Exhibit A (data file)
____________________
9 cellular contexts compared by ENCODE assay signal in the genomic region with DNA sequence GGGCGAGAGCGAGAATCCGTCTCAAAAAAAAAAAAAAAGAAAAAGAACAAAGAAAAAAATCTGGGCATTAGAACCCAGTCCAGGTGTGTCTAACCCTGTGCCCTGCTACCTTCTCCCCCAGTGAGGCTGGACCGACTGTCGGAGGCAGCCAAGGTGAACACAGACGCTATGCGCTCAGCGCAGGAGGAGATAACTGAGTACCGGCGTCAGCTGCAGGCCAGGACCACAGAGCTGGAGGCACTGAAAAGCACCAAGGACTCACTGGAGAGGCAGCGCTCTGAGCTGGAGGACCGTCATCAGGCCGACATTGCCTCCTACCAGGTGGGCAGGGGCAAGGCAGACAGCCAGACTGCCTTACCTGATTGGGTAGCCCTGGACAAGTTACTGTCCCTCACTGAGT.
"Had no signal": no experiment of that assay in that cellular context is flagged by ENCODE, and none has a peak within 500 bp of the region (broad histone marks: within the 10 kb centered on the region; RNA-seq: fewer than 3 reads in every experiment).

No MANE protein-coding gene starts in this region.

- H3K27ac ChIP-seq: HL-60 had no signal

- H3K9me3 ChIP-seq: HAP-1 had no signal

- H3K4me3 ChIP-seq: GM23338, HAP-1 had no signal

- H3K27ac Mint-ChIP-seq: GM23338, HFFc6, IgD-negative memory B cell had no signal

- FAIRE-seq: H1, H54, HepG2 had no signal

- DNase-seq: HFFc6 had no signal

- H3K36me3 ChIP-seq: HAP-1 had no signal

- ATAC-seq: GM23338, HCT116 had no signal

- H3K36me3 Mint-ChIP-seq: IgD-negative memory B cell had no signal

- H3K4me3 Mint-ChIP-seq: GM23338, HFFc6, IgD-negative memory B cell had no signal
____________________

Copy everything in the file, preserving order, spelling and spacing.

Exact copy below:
9 cellular contexts compared by ENCODE assay signal in the genomic region with DNA sequence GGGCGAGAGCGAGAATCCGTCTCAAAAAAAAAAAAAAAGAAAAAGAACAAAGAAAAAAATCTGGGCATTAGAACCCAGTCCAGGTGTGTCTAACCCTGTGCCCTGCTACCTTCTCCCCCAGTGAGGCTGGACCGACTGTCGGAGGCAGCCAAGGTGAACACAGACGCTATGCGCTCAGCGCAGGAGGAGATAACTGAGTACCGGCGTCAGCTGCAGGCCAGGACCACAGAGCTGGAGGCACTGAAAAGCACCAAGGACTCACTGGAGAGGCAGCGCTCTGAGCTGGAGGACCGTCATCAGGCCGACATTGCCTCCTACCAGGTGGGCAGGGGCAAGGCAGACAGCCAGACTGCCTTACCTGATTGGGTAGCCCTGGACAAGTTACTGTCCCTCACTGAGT.
"Had no signal": no experiment of that assay in that cellular context is flagged by ENCODE, and none has a peak within 500 bp of the region (broad histone marks: within the 10 kb centered on the region; RNA-seq: fewer than 3 reads in every experiment).

No MANE protein-coding gene starts in this region.

- H3K27ac ChIP-seq: HL-60 had no signal

- H3K9me3 ChIP-seq: HAP-1 had no signal

- H3K4me3 ChIP-seq: GM23338, HAP-1 had no signal

- H3K27ac Mint-ChIP-seq: GM23338, HFFc6, IgD-negative memory B cell had no signal

- FAIRE-seq: H1, H54, HepG2 had no signal

- DNase-seq: HFFc6 had no signal

- H3K36me3 ChIP-seq: HAP-1 had no signal

- ATAC-seq: GM23338, HCT116 had no signal

- H3K36me3 Mint-ChIP-seq: IgD-negative memory B cell had no signal

- H3K4me3 Mint-ChIP-seq: GM23338, HFFc6, IgD-negative memory B cell had no signal